In-SERP Business Profile Management Fully Rolls Out, Removes Insights, Causes Frustration

In-SERP Business Profile Management Fully Rolls Out, Removes Insights, Causes Frustration

Google has rolled out the new editing experience within the search engine results pages (SERPs) for anyone managing Business Profiles.

At the same time, the in-SERP editor has expanded to include a lot more functionality. Crucially, users are no longer given the option to continue editing their profiles within the traditional dashboard.

“Nooooo!”, we hear you cry. “Not another change.”

This shouldn’t come as too much of a surprise, though. The full rollout has been expected since at least July, and the NMX (New Merchant Experience), in which Google Business Profile (GBP) managers are encouraged to edit their profiles in the SERPs, has been around even longer.

What is the New Merchant Experience (NMX)?

No, it’s not a 90’s rock band, it’s the name given to the way GBP managers can access and edit details of their profiles, and monitor performance, directly within the Google SERP.

To access this, you just need to search for your, or your client’s, business name in Google and you’ll see the availability functionality.

What is the New Merchant Experience?

A couple of months ago, Google started to move more elements from the old dashboard to the SERP. Up until now, both types of profile editing were available at the same time.

However, it wasn’t the same for everyone. As we’ve seen across multiple Twitter conversations on the topic, some people were kicked over to the in-SERP experience, while others were still given the option, via a popup, to continue use within the dashboard if they hit ‘Stay here’.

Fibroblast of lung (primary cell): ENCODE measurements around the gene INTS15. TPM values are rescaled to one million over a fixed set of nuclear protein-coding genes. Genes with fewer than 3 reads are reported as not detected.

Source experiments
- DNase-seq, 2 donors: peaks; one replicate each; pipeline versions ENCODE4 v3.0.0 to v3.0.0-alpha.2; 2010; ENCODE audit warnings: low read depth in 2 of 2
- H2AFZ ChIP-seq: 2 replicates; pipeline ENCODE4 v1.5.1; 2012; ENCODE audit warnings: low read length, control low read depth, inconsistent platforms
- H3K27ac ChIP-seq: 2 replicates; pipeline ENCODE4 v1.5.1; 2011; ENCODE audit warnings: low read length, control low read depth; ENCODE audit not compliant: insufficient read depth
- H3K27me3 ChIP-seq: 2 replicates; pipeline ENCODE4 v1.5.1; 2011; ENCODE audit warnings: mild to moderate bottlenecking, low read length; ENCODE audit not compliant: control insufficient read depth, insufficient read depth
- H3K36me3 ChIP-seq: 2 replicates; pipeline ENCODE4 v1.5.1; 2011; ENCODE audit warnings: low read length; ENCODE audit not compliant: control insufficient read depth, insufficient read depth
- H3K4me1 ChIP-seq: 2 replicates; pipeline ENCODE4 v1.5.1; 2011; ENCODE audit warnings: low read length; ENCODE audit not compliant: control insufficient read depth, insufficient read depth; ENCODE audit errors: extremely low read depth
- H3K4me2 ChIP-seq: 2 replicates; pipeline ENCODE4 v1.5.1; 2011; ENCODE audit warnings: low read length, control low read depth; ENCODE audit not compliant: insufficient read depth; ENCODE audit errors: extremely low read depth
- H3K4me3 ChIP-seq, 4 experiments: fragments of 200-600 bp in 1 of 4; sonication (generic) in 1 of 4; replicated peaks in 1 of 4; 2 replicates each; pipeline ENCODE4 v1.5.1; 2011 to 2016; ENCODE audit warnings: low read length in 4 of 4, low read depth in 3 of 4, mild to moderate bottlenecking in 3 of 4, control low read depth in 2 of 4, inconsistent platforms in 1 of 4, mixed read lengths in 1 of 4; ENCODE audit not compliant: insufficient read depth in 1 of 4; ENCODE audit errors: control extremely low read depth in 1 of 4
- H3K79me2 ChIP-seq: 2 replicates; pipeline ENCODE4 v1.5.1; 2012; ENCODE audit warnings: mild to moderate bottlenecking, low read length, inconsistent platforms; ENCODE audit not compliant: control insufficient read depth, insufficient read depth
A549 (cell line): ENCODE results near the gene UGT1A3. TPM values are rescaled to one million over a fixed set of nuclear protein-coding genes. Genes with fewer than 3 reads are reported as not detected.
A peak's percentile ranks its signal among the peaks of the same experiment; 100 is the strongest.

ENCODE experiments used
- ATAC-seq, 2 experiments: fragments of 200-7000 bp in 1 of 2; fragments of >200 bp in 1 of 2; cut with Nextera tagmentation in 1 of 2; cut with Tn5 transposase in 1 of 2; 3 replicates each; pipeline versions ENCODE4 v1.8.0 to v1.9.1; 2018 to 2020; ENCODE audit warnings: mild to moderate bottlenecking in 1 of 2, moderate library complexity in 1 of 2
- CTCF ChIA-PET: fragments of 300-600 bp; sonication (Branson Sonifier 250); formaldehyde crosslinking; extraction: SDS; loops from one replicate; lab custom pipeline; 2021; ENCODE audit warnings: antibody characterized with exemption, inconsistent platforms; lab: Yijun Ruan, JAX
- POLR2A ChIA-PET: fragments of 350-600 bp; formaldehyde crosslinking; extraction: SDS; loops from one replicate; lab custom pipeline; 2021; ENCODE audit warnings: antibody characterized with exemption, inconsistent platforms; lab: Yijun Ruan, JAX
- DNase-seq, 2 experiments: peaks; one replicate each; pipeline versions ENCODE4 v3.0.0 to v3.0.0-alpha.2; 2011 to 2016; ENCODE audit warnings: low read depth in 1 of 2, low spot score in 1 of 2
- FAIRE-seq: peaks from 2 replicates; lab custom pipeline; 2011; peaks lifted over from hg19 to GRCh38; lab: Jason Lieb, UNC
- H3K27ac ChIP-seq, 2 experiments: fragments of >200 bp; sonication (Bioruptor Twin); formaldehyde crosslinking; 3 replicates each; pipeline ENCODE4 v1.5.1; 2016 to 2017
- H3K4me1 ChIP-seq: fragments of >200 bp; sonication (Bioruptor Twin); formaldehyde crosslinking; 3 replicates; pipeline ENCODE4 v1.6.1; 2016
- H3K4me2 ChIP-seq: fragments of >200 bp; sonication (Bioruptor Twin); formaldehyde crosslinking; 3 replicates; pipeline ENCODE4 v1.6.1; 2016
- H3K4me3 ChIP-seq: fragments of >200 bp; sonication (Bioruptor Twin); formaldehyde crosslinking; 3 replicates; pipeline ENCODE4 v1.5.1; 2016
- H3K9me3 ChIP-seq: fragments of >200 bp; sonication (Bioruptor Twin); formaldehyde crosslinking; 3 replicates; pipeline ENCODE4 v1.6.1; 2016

Manage on Search

But now, to the best of our knowledge, the option to remain in the traditional dashboard has gone completely. While there’s not yet been an official announcement by Google, it looks like the end of October was the cutoff date, and that November has brought a more consistent ‘Manage on Search’ experience to everyone.

So, what’s happened to GBP, and how is the industry responding?

What has Google changed about managing your Google Business Profile?

Historically, most things in your GBP were manageable in the Google Business Profile dashboard, accessible via and a few features were available via the in-SERP NMX. Now, though:

  • All Google Business Profiles are now only editable within the SERPs
  • Some features have been removed
  • Some features still bounce you over to the old dashboard, but it’s not the same for everyone
  • If you manage multiple profiles, there’s now no need to log in to the dashboard to access them, just search
  • ‘Google Business Profile’ and your SERP will show you all the profiles you manage.
  • What were called ‘posts’ in the dashboard are now referred to as ‘updates’ in the NMX.
  • Photos insights have been removed from the Performance area
  • In a small terminology change, ‘users’ are now called ‘managers’

Here’s more detail on some of those points:

Say Goodbye to Photos Insights

One of the surprising losses has been Photos Insights, which previously provided data around types of views (though this data was often criticized for its inaccuracy).

We at BrightLocal discovered that Photos Insights will not be available in new versions of the GBP API, either. Whether or not some form of photo performance metrics will be introduced to the NMX remains to be seen.

In the meantime, say goodbye to this old thing, and other photos metrics like it:

Photo Quantity

Lots of Options Hidden Behind Three Dots

As local SEO expert, Andy Simpson, has pointed out, there are a few key options, such as settings around notifications and the profile itself, that have been moved behind the rather unassuming ‘three dots’ menu button:

Some Performance Metrics Have Changed or Disappeared

The rollout has hammered the final nail in the coffin of some really useful performance metrics.

For example, the ‘How customers search for your business’ section from the old performance dashboard is no longer accessible in the NMX.

You can no longer access the below handy pie chart illustrating your searches bucketed by direct, discovery, and branded visits.

How customers search for your business

So, if you used to use ‘direct’ as an indicator of brand awareness and ‘discovery’ as an indicator of the success of your SEO efforts, you’ll need to download data from the business dashboard ( or access it via the API.